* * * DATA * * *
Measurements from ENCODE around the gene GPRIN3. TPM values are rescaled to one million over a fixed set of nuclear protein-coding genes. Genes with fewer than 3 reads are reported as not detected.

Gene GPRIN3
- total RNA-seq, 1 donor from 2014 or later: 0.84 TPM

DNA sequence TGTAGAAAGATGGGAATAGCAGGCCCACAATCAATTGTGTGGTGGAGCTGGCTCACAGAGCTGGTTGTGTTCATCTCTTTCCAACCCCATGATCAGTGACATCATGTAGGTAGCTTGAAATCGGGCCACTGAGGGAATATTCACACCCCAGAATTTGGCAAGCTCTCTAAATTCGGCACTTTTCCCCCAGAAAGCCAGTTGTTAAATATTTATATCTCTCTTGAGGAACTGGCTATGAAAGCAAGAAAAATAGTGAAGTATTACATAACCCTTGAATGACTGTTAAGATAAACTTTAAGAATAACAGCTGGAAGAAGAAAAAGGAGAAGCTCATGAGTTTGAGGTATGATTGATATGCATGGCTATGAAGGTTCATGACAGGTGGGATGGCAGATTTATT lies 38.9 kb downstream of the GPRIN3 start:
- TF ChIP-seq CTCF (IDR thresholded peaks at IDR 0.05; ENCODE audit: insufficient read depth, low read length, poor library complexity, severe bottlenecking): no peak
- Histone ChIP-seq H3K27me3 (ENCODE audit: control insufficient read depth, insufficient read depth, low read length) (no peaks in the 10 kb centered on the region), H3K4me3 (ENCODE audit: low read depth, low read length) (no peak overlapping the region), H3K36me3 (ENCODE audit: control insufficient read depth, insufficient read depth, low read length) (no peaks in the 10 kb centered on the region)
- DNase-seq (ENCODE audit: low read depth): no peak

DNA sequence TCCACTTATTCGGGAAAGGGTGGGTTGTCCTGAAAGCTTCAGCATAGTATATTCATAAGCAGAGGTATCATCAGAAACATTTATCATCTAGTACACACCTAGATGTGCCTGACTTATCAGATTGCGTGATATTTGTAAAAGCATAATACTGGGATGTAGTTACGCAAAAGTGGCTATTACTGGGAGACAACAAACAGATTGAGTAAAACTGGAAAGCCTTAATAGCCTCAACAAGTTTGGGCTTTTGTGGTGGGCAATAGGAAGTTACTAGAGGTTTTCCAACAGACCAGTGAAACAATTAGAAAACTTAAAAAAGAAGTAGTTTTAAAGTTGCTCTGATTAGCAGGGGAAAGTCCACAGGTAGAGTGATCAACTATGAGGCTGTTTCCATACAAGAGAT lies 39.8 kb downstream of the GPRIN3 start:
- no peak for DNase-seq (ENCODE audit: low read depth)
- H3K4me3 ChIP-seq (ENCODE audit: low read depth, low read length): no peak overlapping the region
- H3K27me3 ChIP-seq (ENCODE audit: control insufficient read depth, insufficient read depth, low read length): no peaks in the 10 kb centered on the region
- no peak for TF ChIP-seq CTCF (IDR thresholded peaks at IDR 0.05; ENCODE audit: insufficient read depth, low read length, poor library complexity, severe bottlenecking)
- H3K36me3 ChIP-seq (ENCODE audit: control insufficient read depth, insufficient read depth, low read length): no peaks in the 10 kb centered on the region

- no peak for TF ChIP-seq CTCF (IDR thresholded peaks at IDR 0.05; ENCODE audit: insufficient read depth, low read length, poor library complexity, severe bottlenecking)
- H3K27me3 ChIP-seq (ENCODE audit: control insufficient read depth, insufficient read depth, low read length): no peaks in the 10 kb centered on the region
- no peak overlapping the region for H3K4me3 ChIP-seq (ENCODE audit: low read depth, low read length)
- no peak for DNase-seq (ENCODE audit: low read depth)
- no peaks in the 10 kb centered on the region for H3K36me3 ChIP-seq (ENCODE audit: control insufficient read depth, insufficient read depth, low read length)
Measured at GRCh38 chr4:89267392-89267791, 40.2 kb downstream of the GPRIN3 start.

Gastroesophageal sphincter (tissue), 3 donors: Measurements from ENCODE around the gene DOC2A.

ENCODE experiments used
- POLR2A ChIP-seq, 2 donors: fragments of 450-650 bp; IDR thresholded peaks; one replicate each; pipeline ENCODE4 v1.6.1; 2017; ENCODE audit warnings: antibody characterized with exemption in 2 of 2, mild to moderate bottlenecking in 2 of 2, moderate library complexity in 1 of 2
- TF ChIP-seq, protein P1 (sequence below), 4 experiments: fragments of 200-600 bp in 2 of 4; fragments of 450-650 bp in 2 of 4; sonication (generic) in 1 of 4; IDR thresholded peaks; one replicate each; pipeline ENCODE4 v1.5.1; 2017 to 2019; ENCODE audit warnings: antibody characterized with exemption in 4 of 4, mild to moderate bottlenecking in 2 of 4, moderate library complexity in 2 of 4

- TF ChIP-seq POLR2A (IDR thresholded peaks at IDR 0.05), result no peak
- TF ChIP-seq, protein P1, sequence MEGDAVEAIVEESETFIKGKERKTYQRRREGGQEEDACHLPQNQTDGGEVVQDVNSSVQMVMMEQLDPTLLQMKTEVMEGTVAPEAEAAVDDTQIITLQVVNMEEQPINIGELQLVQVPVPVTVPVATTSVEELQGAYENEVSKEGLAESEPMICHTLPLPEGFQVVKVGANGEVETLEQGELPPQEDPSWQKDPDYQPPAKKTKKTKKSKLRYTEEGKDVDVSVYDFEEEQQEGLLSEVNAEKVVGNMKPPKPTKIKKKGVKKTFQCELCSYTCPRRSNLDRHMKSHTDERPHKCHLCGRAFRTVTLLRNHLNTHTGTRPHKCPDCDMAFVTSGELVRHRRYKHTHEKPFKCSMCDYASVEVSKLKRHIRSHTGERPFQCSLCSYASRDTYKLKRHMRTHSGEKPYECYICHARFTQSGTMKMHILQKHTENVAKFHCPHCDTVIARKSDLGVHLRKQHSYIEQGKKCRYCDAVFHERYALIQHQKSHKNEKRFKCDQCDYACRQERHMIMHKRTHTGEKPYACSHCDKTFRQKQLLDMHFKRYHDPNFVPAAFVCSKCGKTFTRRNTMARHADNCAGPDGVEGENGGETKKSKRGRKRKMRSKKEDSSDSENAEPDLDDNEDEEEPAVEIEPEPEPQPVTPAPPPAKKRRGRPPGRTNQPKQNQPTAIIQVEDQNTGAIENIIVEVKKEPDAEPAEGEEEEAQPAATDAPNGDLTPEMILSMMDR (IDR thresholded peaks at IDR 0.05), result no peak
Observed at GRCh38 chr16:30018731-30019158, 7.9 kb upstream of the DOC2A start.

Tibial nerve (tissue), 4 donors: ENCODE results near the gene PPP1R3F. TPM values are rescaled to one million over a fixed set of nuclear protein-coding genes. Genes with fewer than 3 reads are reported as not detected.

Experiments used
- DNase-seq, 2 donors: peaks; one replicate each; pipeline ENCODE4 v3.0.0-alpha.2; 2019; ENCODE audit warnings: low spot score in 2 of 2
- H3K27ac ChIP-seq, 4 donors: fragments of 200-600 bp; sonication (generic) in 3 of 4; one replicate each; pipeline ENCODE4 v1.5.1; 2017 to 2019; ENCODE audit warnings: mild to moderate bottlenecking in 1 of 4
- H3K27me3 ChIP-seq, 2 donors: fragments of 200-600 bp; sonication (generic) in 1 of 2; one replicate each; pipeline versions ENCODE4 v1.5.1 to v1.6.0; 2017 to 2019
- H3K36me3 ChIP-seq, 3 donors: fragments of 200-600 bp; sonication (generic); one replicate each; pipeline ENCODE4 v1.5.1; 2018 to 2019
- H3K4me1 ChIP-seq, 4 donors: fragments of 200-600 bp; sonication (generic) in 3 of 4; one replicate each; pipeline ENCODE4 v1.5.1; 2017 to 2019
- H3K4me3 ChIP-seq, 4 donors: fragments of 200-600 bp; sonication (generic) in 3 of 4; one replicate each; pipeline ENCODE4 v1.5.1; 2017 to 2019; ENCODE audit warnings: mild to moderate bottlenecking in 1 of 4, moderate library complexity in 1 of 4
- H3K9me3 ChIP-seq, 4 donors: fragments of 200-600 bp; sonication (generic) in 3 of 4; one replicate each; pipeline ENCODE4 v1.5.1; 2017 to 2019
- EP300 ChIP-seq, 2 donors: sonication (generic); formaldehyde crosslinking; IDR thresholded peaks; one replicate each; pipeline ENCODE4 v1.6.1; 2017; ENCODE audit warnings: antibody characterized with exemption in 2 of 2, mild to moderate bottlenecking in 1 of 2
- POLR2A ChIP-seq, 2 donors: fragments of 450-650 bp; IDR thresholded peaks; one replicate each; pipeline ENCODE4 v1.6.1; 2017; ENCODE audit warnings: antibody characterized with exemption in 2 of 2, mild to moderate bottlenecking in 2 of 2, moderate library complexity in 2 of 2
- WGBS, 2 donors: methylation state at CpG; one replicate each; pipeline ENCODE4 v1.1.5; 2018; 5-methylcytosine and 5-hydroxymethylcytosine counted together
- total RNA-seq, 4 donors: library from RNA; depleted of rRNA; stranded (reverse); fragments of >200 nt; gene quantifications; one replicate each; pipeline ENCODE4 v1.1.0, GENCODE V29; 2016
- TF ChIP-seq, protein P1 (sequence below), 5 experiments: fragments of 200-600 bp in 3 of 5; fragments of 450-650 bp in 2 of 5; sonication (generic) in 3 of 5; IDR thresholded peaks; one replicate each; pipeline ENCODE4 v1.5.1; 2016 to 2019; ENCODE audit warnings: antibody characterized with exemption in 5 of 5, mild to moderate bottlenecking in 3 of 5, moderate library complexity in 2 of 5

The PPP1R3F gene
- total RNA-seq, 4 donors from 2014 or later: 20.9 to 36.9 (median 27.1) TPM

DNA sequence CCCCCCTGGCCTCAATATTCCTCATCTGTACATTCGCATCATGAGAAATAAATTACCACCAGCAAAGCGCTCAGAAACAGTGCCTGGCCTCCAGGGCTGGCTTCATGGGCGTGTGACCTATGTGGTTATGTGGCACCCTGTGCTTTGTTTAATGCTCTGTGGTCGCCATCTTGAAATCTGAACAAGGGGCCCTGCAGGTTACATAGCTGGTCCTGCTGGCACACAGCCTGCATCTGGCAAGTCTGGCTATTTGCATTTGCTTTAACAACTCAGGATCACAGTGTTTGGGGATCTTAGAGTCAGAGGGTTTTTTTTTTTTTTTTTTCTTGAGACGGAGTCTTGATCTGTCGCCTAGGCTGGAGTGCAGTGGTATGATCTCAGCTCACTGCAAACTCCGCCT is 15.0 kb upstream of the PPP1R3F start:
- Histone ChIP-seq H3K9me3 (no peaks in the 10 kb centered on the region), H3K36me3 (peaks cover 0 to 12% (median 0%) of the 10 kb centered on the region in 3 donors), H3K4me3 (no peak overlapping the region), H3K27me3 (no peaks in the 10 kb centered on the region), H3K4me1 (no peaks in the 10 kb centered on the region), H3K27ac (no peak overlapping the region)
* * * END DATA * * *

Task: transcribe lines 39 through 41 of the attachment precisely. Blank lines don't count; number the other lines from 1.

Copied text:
- total RNA-seq, 4 donors: library from RNA; depleted of rRNA; stranded (reverse); fragments of >200 nt; gene quantifications; one replicate each; pipeline ENCODE4 v1.1.0, GENCODE V29; 2016
- TF ChIP-seq, protein P1 (sequence below), 5 experiments: fragments of 200-600 bp in 3 of 5; fragments of 450-650 bp in 2 of 5; sonication (generic) in 3 of 5; IDR thresholded peaks; one replicate each; pipeline ENCODE4 v1.5.1; 2016 to 2019; ENCODE audit warnings: antibody characterized with exemption in 5 of 5, mild to moderate bottlenecking in 3 of 5, moderate library complexity in 2 of 5

The PPP1R3F gene